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  1. We present an efficient, trivially parallelizable algorithm to compute offset surfaces of shapes discretized using a dexel data structure. Our algorithm is based on a two-stage sweeping procedure that is simple to implement and efficient, entirely avoiding volumetric distance field computations typical of existing methods. Our construction is based on properties of half-space power diagrams, where each seed is only visible by a half space, which were never used before for the computation of surface offsets. The primary application of our method is interactive modeling for digital fabrication. Our technique enables a user to interactively process high-resolution models. It is also useful in a plethora of other geometry processing tasks requiring fast, approximate offsets, such as topology optimization, collision detection, and skeleton extraction. We present experimental timings, comparisons with previous approaches, and provide a reference implementation in the supplemental material.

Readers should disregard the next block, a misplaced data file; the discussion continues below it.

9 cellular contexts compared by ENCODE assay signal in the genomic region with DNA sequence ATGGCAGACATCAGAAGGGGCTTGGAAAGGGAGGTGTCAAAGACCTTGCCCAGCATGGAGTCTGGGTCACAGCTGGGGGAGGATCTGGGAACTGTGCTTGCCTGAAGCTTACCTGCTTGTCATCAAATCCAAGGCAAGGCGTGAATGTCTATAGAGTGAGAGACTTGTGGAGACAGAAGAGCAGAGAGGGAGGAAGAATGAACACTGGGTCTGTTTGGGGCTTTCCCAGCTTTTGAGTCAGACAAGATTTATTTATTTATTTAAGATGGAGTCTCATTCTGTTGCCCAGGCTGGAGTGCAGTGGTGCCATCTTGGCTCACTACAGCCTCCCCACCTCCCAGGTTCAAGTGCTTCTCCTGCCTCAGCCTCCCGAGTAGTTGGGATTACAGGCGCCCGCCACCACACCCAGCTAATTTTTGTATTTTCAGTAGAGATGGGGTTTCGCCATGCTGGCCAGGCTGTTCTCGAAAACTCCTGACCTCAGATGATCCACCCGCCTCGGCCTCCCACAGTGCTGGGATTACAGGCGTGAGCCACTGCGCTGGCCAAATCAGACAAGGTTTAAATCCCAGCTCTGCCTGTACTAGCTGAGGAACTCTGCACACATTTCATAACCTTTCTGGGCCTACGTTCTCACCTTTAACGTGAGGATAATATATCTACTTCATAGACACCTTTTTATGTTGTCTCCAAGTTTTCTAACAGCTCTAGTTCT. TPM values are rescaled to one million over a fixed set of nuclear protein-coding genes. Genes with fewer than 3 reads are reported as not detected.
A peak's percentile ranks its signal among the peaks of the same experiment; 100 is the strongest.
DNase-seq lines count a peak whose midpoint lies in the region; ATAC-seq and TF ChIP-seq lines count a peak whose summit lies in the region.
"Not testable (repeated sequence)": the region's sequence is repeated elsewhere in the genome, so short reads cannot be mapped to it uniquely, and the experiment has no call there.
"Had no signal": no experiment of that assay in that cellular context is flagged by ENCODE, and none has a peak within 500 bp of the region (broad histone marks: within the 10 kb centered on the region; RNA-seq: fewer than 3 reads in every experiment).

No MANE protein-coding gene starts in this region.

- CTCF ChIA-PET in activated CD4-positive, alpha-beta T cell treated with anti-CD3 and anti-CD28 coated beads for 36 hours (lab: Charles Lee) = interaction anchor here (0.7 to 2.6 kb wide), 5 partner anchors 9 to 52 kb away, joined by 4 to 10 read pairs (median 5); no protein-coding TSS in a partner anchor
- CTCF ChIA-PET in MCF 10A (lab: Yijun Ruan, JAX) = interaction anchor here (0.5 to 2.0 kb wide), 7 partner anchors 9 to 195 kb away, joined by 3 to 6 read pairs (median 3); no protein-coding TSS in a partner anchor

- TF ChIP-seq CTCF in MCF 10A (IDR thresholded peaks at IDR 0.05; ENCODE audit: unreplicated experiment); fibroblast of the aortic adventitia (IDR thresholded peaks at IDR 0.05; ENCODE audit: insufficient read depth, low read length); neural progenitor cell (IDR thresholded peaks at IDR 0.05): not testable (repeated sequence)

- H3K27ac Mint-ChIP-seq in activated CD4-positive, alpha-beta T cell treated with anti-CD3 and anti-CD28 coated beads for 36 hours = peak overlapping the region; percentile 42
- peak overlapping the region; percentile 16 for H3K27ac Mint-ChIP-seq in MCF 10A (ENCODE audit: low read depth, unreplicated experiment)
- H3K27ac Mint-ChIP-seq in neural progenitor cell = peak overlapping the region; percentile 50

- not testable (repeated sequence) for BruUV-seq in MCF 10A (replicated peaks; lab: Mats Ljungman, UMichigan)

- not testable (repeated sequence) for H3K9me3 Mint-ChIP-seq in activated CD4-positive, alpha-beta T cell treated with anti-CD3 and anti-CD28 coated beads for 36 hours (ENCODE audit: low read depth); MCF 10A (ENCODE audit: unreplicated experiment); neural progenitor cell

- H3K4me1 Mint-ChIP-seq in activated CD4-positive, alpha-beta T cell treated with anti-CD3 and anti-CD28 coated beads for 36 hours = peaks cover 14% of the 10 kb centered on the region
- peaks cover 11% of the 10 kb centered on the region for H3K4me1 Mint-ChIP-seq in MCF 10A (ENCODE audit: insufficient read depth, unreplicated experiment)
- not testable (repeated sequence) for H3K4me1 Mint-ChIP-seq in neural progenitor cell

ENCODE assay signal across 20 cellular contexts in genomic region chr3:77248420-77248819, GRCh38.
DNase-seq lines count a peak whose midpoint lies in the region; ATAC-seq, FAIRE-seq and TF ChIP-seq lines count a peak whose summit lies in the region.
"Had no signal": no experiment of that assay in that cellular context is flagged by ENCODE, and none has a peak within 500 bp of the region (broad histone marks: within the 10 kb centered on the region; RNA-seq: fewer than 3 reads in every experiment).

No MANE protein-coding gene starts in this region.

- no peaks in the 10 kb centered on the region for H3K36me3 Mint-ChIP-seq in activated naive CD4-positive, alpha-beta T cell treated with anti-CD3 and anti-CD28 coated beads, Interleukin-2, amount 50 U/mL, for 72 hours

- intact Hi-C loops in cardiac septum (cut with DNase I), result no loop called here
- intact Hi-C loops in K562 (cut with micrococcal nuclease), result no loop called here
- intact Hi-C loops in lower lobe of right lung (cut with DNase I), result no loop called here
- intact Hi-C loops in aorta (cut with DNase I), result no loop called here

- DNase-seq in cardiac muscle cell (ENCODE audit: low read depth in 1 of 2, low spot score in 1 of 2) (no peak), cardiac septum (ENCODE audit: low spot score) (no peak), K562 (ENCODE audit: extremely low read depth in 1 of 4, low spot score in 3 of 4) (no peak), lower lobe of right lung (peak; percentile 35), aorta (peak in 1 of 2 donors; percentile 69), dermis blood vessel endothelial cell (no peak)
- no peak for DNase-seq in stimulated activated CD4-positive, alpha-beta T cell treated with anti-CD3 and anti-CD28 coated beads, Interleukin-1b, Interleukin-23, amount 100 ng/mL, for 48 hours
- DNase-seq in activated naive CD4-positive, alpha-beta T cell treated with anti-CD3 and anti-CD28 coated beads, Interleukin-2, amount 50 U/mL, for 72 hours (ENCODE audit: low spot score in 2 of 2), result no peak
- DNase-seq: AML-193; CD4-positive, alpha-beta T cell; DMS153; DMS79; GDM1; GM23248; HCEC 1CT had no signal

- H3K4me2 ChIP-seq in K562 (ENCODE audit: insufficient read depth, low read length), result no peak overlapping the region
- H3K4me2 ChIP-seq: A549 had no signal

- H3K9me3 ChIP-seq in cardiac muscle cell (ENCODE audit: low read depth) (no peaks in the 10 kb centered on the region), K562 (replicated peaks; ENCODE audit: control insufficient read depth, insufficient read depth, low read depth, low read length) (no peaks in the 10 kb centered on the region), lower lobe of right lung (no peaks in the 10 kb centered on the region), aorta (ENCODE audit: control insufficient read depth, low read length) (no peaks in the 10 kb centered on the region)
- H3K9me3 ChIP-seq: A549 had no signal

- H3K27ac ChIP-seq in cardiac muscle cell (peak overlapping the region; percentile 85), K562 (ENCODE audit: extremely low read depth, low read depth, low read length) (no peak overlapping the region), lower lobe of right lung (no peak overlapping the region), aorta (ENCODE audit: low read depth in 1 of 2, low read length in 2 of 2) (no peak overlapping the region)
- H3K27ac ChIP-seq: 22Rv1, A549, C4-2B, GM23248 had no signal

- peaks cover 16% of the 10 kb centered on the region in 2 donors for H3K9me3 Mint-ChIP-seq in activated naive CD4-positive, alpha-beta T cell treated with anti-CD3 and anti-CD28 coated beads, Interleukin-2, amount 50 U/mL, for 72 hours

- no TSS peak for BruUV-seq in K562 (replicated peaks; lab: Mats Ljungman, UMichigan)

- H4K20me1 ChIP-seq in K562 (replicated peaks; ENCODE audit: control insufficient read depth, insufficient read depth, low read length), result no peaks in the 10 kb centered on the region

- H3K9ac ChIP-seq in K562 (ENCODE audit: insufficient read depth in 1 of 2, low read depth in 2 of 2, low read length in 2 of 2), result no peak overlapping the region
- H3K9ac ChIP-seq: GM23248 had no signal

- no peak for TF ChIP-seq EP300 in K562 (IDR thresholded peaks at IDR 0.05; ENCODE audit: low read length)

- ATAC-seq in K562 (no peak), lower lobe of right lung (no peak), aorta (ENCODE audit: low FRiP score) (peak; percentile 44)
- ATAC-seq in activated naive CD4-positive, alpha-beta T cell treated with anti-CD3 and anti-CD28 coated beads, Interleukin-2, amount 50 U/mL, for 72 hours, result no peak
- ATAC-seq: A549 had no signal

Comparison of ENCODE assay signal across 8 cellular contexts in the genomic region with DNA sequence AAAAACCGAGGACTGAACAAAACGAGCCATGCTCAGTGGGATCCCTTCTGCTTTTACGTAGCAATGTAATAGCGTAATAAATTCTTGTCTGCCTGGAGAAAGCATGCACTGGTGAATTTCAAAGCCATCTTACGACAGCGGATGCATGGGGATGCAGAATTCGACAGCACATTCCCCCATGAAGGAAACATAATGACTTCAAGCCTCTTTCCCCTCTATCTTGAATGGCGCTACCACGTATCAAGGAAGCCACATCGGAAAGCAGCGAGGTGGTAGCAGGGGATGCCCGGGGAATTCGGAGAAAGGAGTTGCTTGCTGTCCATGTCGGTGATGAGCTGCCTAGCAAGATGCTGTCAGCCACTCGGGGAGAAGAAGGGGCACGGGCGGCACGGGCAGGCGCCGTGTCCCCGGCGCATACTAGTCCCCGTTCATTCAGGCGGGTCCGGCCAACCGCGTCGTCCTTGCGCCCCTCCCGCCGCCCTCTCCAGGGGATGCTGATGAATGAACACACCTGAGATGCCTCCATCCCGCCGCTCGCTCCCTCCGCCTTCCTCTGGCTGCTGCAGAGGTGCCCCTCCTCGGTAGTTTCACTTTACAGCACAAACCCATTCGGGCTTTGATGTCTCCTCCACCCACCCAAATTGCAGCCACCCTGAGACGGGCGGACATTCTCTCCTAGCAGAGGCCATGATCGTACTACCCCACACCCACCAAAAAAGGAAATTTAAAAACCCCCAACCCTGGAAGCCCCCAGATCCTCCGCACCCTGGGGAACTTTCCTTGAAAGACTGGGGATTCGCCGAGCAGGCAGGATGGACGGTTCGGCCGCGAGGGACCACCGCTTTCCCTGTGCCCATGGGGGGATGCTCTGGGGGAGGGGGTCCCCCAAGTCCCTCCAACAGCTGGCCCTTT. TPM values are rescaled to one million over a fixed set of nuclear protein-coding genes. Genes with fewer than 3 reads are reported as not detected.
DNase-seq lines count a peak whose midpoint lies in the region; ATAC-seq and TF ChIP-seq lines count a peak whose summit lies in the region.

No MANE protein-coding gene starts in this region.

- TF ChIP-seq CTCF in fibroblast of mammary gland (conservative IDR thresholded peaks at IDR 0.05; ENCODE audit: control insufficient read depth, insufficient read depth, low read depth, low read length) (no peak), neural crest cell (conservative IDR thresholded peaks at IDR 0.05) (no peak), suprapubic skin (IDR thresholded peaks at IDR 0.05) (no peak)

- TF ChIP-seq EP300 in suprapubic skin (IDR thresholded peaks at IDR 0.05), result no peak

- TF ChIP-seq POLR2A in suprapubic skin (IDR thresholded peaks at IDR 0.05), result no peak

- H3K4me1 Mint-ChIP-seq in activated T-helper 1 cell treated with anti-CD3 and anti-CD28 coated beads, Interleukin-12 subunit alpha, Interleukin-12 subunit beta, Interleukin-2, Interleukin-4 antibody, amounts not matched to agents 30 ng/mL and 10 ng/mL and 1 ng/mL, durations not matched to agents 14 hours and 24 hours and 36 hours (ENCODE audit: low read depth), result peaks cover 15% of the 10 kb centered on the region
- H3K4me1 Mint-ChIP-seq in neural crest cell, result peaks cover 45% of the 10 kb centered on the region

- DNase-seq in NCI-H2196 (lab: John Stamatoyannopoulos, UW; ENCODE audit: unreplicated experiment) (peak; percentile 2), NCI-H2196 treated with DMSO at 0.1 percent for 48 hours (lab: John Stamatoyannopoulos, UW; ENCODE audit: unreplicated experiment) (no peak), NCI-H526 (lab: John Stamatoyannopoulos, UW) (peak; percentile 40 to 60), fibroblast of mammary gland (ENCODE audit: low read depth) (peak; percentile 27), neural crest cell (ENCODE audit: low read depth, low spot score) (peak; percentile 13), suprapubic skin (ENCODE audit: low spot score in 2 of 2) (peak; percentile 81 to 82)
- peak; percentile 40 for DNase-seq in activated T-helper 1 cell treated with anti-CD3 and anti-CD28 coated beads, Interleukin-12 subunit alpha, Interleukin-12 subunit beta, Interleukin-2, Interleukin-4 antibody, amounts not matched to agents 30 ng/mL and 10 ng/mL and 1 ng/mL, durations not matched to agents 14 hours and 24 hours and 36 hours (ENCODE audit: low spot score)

2. For a given PDE problem, three main factors affect the accuracy of FEM solutions: basis order, mesh resolution, and mesh element quality. The first two factors are easy to control, while controlling element shape quality is a challenge, with fundamental limitations on what can be achieved. We propose to use p-refinement (increasing element degree) to decouple the approximation error of the finite element method from the domain mesh quality for elliptic PDEs. Our technique produces an accurate solution even on meshes with badly shaped elements, with a slightly higher running time due to the higher cost of high-order elements. We demonstrate that it is able to automatically adapt the basis to badly shaped elements, ensuring an error consistent with high-quality meshing, without any per-mesh parameter tuning. Our construction reduces to traditional fixed-degree FEM methods on high-quality meshes with identical performance. Our construction decreases the burden on meshing algorithms, reducing the need for often expensive mesh optimization and automatically compensates for badly shaped elements, which are present due to boundary con- straints or limitations of current meshing methods. By tackling mesh gen- eration and finite element simulation jointly, we obtain a pipeline that is both more efficient and more robust thanmore »combinations of existing state of the art meshing and FEM algorithms.« less